Amen Break speaks to the myth of singular authenticity - and binary. Not least with men wearing masculine skirts that transcend binary, but also in the intellectual references of the design process. A lemon and lemon juice carton graphic illustrates the press release. The illustration is labeled lemon ‘natural’ and juice (with lemon illustration) ‘processed’ with a double-headed arrow between the simple images. It seems to joke at the quote from Donald Winnicott’s psychoanalysis “and yet a trace of the true self exists in the false self” (1960). This quote titles a popular meme of dinosaurs followed by a series of arrows as they become oil, plastic then plastic dinosaurs. Ideas of true and false self are becoming popularlised to new audiences, in part because of this contemporary humour. Amen Break might ask: What is a product if not a re-mix of its raw materials? What is ‘original’ and ‘remixed’? Is one more authentic than the other?
Further into the press release, a suit and tracksuit illustration get the same double-headed arrow positioned between them; titled ‘The Struggle of Polar Opposites’, ‘(Track)suits’ explaining eloquently, “the root of the study is the dichotomy between ‘for- mal’ and ‘street’”. The suit and the tracksuit's differences feel almost arbitrary, and imagined. Writing ‘for’ ‘mal’ Abloh echoes the style of a poet who contributed words to this film, Kai Isiah Jamal, who writes using enjambment and breaks in iterations that disorientate the binary. This hammers home a sense of freedom in the signifiers of identity - binary or non-binary we all melt into the same human existence.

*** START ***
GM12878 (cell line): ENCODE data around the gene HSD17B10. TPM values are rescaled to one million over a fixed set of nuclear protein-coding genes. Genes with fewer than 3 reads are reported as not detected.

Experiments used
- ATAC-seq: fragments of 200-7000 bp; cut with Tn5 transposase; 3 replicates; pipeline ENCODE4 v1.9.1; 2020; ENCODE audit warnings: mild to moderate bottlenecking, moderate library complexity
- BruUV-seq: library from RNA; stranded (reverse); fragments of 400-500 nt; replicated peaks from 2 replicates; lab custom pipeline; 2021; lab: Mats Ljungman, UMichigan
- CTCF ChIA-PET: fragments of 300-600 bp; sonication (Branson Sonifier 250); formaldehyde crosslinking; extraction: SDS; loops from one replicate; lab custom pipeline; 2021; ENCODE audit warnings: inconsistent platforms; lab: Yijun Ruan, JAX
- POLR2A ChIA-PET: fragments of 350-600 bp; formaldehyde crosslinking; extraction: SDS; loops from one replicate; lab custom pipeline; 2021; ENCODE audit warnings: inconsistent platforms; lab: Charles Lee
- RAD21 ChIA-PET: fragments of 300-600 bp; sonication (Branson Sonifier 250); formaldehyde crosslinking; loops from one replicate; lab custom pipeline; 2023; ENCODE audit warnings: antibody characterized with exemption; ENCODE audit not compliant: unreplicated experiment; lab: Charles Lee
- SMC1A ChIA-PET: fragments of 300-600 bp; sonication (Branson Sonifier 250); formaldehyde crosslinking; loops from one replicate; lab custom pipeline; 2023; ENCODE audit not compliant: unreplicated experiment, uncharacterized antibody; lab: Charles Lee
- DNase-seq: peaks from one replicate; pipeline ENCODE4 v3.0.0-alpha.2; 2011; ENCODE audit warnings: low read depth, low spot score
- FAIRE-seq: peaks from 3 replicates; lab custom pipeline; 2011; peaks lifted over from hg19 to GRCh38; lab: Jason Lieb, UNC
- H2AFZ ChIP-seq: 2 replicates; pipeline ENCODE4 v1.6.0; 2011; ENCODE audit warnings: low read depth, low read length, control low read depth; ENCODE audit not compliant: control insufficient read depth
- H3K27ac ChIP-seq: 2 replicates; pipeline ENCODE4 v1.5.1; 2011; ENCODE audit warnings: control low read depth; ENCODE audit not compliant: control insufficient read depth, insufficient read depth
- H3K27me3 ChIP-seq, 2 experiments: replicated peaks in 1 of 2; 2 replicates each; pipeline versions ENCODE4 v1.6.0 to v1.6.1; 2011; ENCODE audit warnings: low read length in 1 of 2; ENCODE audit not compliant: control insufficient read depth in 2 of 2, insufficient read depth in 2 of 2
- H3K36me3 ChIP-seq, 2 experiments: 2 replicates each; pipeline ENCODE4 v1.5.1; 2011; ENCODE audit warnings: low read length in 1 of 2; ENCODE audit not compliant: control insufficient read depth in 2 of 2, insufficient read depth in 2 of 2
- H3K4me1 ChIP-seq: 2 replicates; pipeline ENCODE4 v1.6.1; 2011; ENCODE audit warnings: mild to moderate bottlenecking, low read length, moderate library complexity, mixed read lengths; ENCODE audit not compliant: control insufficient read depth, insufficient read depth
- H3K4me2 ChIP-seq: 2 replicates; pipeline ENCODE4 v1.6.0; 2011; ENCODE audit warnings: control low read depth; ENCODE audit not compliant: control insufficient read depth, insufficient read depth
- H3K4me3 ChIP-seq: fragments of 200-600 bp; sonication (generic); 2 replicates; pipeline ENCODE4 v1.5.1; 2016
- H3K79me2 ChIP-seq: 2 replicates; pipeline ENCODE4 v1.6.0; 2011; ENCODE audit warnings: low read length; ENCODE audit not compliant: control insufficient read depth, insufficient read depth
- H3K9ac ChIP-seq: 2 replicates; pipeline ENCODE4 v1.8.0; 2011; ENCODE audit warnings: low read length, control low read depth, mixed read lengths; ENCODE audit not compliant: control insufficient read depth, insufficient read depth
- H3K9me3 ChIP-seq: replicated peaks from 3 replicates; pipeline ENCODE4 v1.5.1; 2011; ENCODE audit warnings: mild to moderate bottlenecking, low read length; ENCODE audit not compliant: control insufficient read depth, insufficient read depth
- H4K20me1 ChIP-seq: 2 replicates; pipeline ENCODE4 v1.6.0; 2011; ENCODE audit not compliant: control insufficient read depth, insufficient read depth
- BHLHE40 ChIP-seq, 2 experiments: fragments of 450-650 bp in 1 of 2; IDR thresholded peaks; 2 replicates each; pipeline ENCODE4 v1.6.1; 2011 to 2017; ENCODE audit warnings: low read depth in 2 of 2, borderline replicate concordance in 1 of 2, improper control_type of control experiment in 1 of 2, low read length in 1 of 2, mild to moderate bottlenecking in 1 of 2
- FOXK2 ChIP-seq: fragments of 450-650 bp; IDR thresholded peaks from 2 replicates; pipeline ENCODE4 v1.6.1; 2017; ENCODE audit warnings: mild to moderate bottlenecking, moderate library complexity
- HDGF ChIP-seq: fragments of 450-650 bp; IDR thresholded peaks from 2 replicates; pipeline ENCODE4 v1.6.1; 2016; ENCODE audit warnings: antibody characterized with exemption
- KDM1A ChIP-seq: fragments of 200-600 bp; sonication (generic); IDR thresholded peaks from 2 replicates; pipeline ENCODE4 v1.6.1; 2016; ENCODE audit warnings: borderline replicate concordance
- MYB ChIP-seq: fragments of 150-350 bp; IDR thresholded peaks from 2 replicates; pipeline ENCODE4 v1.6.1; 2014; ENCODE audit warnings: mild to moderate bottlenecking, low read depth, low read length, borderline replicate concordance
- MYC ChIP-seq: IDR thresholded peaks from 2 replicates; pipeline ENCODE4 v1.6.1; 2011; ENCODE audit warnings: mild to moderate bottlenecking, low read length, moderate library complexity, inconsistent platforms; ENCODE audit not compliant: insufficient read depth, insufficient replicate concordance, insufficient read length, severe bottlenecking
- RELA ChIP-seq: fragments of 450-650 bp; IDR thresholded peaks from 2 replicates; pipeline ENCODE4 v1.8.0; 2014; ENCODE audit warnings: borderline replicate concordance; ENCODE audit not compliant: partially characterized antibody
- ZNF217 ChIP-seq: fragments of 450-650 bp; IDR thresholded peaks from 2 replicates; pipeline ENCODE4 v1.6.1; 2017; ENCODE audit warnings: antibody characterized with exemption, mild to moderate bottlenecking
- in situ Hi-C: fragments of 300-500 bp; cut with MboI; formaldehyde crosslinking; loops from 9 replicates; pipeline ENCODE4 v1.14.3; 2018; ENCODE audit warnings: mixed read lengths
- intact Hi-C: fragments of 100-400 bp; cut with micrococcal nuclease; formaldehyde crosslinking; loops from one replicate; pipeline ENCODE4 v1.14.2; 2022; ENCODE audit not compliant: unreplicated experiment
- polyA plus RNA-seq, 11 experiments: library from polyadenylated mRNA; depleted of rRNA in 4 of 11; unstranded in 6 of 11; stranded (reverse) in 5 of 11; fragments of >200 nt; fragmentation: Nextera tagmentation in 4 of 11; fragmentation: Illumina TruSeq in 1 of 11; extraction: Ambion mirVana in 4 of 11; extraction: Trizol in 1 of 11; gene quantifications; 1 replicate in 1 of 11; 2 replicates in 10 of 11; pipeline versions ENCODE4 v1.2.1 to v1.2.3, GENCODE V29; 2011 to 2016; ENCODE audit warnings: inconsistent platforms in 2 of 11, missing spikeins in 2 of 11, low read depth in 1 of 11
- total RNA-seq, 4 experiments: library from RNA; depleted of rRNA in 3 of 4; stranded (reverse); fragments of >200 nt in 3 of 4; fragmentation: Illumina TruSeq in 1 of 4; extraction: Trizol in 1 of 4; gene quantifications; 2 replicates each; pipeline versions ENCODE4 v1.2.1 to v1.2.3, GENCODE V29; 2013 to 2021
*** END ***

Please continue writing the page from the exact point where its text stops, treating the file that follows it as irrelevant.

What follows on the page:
Exploring and traversing binaries of contemporality and tradition, this collection reminds us that colouring outside of the lines bring mostly joy.